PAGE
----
Yale University finance professor and Nobel laureate Robert Shiller has been charting investor confidence in the stock markets for decades. His current data (August 2020) is at a new high for confidence that the markets are on the verge of a major crash. I wonder why?
It’s probably the combination of all the abnormal things going on in the economy that’s leaving massive uncertainty in place of the stability that most investors want.
Can any of us figure out what will happen in the near future? A woman in Utah puts it this way, “We’re living in a world we no longer fit in. We did everything right. We went to college, we got jobs, we tried to give back to our community, and now our community is not giving back to us. And I’m very scared.”
It’s not all good or bad news, but under the surface there is more information that investors should be aware of as they try to map a path towards 2021.
The picture of home prices isn’t what you might expect at first glance. Affordability remains a big hurdle to buyers with a moderate income. These people are not pulling a rabbit out of their hat to paying steeply higher prices. Currently, much of the price increases are happening at the higher end of the market and are propelled by wealthier people. Fewer, but a substantial number of sales at these much higher prices are skewing the national median price upward. Inventory of affordable homes remains very low (about a 2.8 month supply, 6 months is healthy). If unemployment doesn’t kill the affordable homebuyer market in 2021, the demand will continue driving prices up but never beyond the mortgages that people can qualify for.
Landlords are having a tough time with no relief in sight. Many have been offering payment plans based on affordability but see little effort by tenants to pay. Some landlords say that tenants began making payments when old moratoriums expired but again stopped paying when the CDC issued the most recent national moratorium that goes through the end of December. The longer these moratoriums continue, the less likely it is that tenants will be able to make up back rents. Still, demand for rentals remains high and if nonpaying tenants do vacate, the vacancies will almost certainly be filled quickly. That’s a ray of hope for landlords that can hang on until then. Today, landlords can begin the eviction process but can’t remove tenants until January. January is when there could be a tsunami of rental vacancies.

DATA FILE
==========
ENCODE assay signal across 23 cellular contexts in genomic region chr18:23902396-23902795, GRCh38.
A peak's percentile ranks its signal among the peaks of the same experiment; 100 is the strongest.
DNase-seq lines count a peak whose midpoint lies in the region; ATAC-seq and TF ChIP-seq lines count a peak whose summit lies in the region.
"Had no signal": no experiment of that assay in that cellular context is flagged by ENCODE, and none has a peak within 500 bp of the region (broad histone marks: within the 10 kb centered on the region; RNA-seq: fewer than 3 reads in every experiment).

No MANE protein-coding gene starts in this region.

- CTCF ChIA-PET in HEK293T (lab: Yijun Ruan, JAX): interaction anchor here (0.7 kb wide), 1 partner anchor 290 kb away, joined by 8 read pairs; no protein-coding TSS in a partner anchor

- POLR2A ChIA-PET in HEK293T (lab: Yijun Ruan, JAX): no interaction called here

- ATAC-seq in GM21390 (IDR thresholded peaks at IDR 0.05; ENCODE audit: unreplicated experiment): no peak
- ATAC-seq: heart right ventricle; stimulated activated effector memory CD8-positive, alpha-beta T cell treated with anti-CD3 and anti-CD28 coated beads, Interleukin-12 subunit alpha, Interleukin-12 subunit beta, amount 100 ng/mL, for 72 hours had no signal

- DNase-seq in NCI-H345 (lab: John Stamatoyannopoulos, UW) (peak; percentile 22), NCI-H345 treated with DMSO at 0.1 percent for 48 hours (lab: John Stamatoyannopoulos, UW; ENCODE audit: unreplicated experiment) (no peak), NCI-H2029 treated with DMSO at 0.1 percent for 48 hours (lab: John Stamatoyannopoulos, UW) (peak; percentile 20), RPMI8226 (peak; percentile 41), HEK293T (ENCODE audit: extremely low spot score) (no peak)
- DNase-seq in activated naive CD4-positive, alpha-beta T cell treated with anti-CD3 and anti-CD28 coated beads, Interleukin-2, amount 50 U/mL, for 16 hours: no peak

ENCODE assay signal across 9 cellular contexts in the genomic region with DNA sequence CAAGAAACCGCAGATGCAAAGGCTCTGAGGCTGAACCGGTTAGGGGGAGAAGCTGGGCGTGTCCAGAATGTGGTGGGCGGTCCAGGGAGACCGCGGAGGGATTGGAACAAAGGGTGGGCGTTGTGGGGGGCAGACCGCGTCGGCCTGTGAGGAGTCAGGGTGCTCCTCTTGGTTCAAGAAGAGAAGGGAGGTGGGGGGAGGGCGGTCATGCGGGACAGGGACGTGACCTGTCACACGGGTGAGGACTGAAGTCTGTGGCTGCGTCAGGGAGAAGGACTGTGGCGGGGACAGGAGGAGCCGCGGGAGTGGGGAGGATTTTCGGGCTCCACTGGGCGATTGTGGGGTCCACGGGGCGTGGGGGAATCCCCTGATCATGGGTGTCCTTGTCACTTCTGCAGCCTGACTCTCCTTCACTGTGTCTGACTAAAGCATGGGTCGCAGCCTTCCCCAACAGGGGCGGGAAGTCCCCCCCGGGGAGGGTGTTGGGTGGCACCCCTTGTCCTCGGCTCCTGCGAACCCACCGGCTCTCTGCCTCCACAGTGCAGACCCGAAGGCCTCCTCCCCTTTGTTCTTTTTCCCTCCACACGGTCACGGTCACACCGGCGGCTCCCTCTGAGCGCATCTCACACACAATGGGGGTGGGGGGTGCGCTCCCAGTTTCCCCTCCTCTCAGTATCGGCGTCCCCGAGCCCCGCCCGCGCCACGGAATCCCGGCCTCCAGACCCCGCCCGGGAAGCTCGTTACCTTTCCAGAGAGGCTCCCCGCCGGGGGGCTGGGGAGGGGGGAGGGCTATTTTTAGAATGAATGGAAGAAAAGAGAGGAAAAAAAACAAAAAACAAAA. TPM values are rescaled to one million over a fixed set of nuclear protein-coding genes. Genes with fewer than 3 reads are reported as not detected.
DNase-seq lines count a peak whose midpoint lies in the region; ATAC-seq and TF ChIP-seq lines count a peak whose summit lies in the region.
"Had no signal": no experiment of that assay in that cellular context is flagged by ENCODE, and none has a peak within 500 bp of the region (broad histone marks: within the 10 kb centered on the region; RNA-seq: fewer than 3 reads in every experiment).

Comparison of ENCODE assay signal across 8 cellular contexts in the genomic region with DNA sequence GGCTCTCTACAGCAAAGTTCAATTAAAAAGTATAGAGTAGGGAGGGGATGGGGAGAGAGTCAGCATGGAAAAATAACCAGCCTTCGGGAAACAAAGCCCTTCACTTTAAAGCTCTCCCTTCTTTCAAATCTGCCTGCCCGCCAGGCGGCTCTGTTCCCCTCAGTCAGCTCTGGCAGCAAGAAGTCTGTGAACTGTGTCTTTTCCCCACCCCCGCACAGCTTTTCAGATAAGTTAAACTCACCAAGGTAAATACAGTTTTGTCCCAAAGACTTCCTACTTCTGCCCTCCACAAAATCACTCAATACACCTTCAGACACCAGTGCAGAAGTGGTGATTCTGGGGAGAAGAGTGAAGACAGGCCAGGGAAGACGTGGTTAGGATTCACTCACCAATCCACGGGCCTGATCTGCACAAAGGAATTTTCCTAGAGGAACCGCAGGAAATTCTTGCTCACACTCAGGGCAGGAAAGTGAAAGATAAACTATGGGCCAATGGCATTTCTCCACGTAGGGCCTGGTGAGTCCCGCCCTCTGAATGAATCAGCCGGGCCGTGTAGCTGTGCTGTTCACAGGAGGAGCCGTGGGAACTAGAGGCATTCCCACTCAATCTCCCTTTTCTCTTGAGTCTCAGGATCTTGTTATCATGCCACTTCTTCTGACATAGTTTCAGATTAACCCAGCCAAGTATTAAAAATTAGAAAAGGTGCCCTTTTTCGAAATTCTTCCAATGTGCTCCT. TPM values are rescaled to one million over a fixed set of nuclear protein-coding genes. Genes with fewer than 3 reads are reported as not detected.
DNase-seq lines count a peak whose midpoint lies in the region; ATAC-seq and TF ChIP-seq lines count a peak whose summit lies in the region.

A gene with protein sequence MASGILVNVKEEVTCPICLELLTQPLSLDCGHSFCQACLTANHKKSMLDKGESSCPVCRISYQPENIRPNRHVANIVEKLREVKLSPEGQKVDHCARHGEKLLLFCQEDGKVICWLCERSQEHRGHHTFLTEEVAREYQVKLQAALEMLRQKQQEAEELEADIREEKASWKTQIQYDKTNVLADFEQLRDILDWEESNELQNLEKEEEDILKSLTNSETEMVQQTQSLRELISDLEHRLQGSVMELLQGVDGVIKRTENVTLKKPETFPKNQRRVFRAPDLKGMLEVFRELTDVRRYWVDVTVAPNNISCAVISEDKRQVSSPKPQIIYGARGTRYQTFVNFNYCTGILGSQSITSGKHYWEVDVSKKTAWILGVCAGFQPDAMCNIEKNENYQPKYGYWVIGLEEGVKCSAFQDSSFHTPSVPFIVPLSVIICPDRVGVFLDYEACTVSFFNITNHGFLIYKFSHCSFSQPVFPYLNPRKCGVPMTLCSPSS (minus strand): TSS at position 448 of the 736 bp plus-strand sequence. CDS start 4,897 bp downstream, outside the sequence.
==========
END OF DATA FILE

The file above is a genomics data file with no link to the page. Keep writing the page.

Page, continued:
If tenants aren’t paying rent but do have income, could it be they are saving a down payment to purchase a house in 2021? There are indications that the demand for housing is primarily being driven by affluent professionals who can work remotely. This is another reason to expect prices to continue the upward trajectory in 2021.
Unemployment might be the scariest fact of all. As it is today, one federal program paying benefits to gig workers and others (including the self-employed, freelancers, contractors, and part-time workers) is set to lapse after December. So is another program that is paying extra relief to workers who’ve exhausted their standard state benefit. The two programs account for about 13.5 million people. That is more than half of the roughly 23 million people receiving unemployment benefits (according to Labor Department). Many economists believe an enormous number of people will fall off the unemployment benefit cliff at the end of 2020. Additionally, layoffs that were previously once thought to be temporary are becoming permanent. The Bureau of Labor Statistics reports there are about two unemployed workers for every job opening. The big picture for unemployment looks very bleak.
There can be many interpretations for the overall economic data but every forecast or interpretation has to come with a large dose of uncertainty.
Please comment with your thoughts and insights.
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